AI Deconstructs Relationship between Music and Emotions
Dominic NicosiaNovember 4, 2019
We all knew this day would come….robots are taking over in the best possible way. Researchers at USC claim that AI (yep…robots) can map what qualities of our favorite songs give us the warm-and-fuzzies…and the mad-and-crazies. We’re all aware of just how much our beloved tunes can give us the impetus to do anything, including overcome alcohol and drug addiction. Whether we realize it or not, there’s a science to this inspiration, and the relationship between music and emotions.
In a new paper published by France’s ACM Multimedia, study authors explain how musical attributes like pitch, melody, rhythm and harmony elicit different types of cerebral activity, physiological reactions and emotions. They also assert that machine-learning can use these relationship maps to predict how people might connect with a certain piece of music.
Just so we’re clear, we’re not talking about the obvious claims that Beethoven and Mozart can calm us down, or that Black Sabbath freaks people out. This an in-depth exploration of the relationship between music and emotions that measures direct physical responses, like sweating, body temperature and electrical responses in the brain.
Spotify and other streaming services played a large in the initial stages of the experiment, as researchers began by scouring the site and others like it for songs tagged with labels like “happy” and “sad”. They then narrowed down sixty pieces of music to one the that consistently induced happiness and two that induced sadness (Ólafur Arnalds’s “Fyrsta” and Michael Kamen’s “Discovery of the Camp” and Lullatone’s “Race Against the Sunset”). From there, they fed complex data, including song attributes, into an AI platform. Researchers think the findings can have meaningful implications for the field of music therapy.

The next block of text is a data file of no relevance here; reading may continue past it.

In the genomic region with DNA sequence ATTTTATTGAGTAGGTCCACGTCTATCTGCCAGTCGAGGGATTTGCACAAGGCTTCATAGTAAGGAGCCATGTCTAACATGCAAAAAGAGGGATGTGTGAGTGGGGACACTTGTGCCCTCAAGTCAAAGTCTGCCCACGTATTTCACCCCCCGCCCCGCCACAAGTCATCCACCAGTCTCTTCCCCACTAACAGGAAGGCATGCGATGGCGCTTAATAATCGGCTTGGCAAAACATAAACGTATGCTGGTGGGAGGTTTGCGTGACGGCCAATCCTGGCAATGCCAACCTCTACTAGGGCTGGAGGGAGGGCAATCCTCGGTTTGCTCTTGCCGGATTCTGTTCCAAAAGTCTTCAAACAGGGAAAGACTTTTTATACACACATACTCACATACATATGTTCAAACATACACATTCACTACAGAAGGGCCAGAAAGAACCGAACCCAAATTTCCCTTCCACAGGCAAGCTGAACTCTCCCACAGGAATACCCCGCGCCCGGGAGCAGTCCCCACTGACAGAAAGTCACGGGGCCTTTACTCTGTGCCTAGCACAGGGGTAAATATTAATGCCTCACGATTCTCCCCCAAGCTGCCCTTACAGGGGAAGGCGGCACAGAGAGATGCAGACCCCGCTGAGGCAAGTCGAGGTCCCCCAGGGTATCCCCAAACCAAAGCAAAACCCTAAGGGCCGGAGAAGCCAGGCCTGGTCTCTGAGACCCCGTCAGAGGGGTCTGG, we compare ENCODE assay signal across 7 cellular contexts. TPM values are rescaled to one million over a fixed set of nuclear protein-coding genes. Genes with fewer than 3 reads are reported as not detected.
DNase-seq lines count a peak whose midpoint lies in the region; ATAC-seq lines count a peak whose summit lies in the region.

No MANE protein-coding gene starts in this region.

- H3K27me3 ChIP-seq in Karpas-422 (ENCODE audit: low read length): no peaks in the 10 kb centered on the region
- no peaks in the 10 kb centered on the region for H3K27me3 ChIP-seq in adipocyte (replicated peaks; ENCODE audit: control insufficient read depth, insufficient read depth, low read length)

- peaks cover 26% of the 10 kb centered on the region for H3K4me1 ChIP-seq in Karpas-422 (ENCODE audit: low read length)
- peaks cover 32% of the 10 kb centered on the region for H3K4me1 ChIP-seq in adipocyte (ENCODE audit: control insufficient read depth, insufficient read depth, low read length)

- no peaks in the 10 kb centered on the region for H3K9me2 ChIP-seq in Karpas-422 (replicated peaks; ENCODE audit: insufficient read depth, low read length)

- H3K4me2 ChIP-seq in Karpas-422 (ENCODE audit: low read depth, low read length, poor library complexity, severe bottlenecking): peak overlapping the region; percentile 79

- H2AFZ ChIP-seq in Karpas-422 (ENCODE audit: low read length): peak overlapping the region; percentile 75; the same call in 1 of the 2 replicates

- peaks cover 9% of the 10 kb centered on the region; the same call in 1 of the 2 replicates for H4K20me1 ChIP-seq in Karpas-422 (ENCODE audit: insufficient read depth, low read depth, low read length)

Music, Emotions and Recovery
Recovery Unplugged has known for years that music and emotions are inextricably linked. While this level of granular research is admittedly interesting, we have never needed an algorithm to measure the profound changes that our clients experience when they leverage music in their substance use recovery. You don’t need to know how or why it happens (although it’s certainly cool to find out), just that it does. If you or someone you care about is struggling with alcohol or other drugs, put on your favorite record, pick up the phone, and call Recovery Unplugged today
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